Ursula Kendall Johnson, artistic director of 2 Kids and a Dream, premiered “SHE Created It” to a small but faithful audience last weekend at Tri-Cities High School’s Viola Turner Performing Arts Theater, in East Point. It brought together 10 female choreographers and a cast of female dancers of various ages, backgrounds and movement styles, with the vision of unity, empowerment and connection through choreographic storytelling. Johnson, whether knowingly or not, stumbled upon a greater mission when she co-founded 2 Kids and a Dream about a year ago: there is a shortage of professional female choreographic voices on the national stage, if not on Atlanta’s.
The next 2 Kids and a Dream production, “Wha Cha Don’t Wanna Tap Into on Friday,” will be a free, site-specific show performed at Underground Atlanta on Friday, September 23 at 7 p.m., part of the “Elevate: Art Above Underground” public art project.
In “SHE Created It,” the movement played itself out through a series of stories danced as solos, duets and trios that left me wanting more, given the large pool of well-trained and available female dancers. I kept yearning for the “all skate” moment of female empowerment that I had set myself up for.
Johnson assembled veterans such as Andrea M. Price, who has been teaching and making dance professionally for 20 years, with eager high school choreographers taking a first swing at the craft. Although the mixture of skill levels gave a disjointed feeling to the concert’s flow and professional sheen, the feeling of sisterhood and purpose finally brought cohesion.
Price, who runs one of the largest, most successful dance studios for children in metro Atlanta, showcased her new tap-dancing company, called Progressions. Both Price’s sassy tap solo “Snap” and her spirited trio “Apartheid” were well choreographed and expertly performed.
In Johnson’s intriguing and skilled solo “This Is My Story,” a swarm of words, projected against the cyclorama, repeated and contrasted with a taped monologue of her voice. With her sharp, seasoned technique, she made expert use of the space. All elements meshed well to take the viewer spiraling through a journey of heady issues: insecurity, body politics and Johnson’s search for her identity as a dancer and a woman.
CiCi Kelley (at left), a hip-hop diva and the artistic director of Phases of Love, brought a daringly different personal dimension to the stage. A coach on MTV’s “Made” and equally comfortable behind such artists as Toni Braxton and Beyoncé, she reminded the audience where she began with a contemporary solo set on dancer Monique. Kelley appeared wrapped only in a purple silk swag, fully exposing her eight-months-pregnant belly. She sat downstage right as Monique embodied the movement and feeling of a less pregnant Kelley. A video progression of Kelley’s life played on the screen behind. Although at times the focus was split among the three elements, Kelley’s sense of gratitude to her mother, her excitement to be a new mother and her deep emotion were conveyed to the audience with help from singer-songwriter Regina Belle’s version of “If I Could.”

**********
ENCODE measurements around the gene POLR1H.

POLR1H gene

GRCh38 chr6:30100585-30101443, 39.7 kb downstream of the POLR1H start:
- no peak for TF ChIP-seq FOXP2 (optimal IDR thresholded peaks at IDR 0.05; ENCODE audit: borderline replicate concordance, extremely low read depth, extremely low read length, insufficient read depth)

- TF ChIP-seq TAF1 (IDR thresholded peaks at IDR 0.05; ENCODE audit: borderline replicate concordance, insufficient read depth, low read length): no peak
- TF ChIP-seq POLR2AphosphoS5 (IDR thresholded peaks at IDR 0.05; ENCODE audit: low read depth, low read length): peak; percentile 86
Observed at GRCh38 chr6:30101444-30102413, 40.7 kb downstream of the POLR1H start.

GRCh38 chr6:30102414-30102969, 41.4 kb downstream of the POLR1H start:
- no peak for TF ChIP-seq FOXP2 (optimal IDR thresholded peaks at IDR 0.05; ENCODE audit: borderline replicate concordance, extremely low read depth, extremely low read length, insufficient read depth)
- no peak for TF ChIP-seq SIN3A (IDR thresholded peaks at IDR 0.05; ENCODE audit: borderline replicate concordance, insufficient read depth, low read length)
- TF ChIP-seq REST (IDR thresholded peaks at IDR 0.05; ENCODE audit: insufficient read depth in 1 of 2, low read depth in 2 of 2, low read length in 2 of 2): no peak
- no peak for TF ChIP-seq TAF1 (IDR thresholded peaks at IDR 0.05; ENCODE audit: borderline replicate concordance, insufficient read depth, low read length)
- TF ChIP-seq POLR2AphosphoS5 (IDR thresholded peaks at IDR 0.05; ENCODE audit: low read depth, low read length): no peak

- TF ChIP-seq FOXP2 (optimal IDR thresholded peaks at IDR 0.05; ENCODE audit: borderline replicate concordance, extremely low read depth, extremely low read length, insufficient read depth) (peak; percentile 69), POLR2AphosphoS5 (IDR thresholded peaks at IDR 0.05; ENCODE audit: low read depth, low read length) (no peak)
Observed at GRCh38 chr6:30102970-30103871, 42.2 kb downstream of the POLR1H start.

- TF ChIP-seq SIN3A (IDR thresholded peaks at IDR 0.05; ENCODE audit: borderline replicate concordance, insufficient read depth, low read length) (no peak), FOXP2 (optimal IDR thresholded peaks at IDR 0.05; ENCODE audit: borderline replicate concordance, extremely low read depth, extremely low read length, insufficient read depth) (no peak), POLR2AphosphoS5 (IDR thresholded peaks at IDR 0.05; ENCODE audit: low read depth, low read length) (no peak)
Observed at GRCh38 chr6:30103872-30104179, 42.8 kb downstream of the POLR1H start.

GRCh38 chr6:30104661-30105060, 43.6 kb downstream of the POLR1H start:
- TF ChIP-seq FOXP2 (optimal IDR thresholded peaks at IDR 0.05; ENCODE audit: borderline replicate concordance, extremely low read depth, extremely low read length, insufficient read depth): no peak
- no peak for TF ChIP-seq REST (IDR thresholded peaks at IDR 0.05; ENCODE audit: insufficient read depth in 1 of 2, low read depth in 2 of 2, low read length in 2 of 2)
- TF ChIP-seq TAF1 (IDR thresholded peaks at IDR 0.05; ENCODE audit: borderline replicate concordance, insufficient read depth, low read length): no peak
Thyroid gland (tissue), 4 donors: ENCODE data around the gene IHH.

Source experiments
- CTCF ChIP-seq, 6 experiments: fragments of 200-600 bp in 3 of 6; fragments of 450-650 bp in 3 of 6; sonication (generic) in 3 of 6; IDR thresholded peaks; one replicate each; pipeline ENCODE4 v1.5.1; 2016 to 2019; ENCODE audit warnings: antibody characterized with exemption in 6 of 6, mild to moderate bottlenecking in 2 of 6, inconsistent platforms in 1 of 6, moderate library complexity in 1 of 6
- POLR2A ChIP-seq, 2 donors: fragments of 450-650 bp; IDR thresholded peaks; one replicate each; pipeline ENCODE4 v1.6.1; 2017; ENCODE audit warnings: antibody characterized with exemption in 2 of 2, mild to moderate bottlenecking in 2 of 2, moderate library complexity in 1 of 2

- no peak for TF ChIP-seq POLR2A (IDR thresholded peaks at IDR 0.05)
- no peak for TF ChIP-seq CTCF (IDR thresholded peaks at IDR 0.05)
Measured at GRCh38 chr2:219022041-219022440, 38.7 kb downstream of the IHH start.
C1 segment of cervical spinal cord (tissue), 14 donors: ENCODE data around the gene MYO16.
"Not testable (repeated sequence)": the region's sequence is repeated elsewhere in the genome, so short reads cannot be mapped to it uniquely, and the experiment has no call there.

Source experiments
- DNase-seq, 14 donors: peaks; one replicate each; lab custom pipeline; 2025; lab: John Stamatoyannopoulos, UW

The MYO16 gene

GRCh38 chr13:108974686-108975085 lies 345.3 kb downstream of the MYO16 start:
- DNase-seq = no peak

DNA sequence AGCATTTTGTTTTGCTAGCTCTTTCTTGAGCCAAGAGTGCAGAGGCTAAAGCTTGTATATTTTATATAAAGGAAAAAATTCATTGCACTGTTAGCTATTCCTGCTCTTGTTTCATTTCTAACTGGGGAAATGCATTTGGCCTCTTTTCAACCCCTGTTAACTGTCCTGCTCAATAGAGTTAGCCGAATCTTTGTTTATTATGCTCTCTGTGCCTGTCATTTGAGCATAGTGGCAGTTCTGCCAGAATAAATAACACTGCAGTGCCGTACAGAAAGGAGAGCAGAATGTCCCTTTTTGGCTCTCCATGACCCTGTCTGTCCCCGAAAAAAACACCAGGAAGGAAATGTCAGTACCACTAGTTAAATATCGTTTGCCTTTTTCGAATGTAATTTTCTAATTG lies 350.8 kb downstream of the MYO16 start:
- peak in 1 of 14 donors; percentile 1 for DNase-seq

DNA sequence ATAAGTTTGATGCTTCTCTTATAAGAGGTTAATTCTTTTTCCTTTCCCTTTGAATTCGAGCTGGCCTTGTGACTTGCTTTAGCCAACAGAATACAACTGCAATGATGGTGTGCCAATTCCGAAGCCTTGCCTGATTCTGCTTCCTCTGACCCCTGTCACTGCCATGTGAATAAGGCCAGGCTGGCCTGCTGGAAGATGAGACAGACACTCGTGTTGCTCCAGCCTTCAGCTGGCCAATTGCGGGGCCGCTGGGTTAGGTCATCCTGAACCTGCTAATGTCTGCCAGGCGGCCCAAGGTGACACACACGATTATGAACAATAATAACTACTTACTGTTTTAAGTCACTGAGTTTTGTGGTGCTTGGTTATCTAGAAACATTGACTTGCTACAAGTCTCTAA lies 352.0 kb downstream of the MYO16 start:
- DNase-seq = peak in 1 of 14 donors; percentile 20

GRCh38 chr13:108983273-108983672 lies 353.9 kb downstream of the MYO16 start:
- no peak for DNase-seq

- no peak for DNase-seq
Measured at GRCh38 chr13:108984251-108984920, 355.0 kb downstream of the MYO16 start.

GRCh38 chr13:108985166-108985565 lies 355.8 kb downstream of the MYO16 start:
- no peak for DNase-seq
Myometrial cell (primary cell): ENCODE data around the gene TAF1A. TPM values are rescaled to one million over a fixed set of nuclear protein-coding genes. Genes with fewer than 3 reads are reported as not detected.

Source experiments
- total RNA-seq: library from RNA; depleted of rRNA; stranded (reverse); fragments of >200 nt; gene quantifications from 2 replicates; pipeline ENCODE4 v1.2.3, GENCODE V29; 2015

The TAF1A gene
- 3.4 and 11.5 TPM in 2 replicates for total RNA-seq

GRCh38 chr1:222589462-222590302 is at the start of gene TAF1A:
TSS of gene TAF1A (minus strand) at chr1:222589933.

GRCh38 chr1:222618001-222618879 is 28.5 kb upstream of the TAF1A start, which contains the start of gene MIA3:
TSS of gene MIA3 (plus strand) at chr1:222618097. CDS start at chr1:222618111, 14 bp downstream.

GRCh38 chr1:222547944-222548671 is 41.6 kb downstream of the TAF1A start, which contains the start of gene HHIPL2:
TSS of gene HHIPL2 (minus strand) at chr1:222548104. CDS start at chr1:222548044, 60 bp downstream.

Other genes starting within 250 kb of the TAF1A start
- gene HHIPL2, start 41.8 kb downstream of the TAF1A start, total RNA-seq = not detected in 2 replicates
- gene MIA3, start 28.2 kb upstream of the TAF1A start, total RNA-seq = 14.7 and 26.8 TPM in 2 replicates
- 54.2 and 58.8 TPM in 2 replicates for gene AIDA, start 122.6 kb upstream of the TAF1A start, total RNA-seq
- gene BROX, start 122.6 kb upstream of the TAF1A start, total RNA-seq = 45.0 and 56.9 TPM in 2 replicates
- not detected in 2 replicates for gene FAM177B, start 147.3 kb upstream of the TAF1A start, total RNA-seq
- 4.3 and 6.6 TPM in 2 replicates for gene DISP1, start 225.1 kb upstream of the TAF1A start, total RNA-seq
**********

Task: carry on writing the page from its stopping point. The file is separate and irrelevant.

“Libera Me,” choreographed by Tianna Pourciau Sykes and set to music of the same title, explored themes of bondage. The piece began with two dancers, Sykes and Larae Phillips, seated wearing straitjackets. As it progressed through Beethoven’s “Moonlight Sonata” and returned to Goldenthal’s “Libera Me,” themes of breaking bonds, struggles with freedom and, ultimately, the triumph of the human spirit were clearly shown.
Joanna Brooks, no stranger to the Atlanta dance stage, presented a sophisticated duet, “But a Whimper,” to Arvo Pärt’s “Cantus in Memory of Benjamin Britten.” The piece opened with one dancer lying on the floor and the other standing with feet connected. The two walked in sync as if the dancer on the floor were a reflection of the standing figure. Brooks used complex floor work with shadow and silhouette to convey a sense of palpable tension.
But the evening’s highlight was “Hell’s Bells,” a solo by Ariana Groover, set to music of the same title performed by Cary Ann Hearst. Groover set the scene with three chairs facing in various directions, and the work’s progression carried her back and forth among the chairs as though they were stations in her life. The downstage right chair held a pink teddy bear, evoking childhood, while the others gave clues of more mature phases in her journey. Groover spoke of how being hurt by someone can cause a chain reaction that has ripple effects throughout one’s life. She danced with abandon and at times with near-vulgarity. Technical excitement and emotional flow dotted the work. After the performance, Groover revealed to the audience that she has dealt with multiple surgeries and tumors that caused her pain during the performance, made bearable only by her passion to dance.
Overall, “SHE Created It” left me with the feeling that a necessary journey had begun. I am interested to see whether Johnson can deliver these women to their desired destination, and continue with the struggle in Atlanta that female choreographers are waging nationally to reach the level of success that their male counterparts have attained.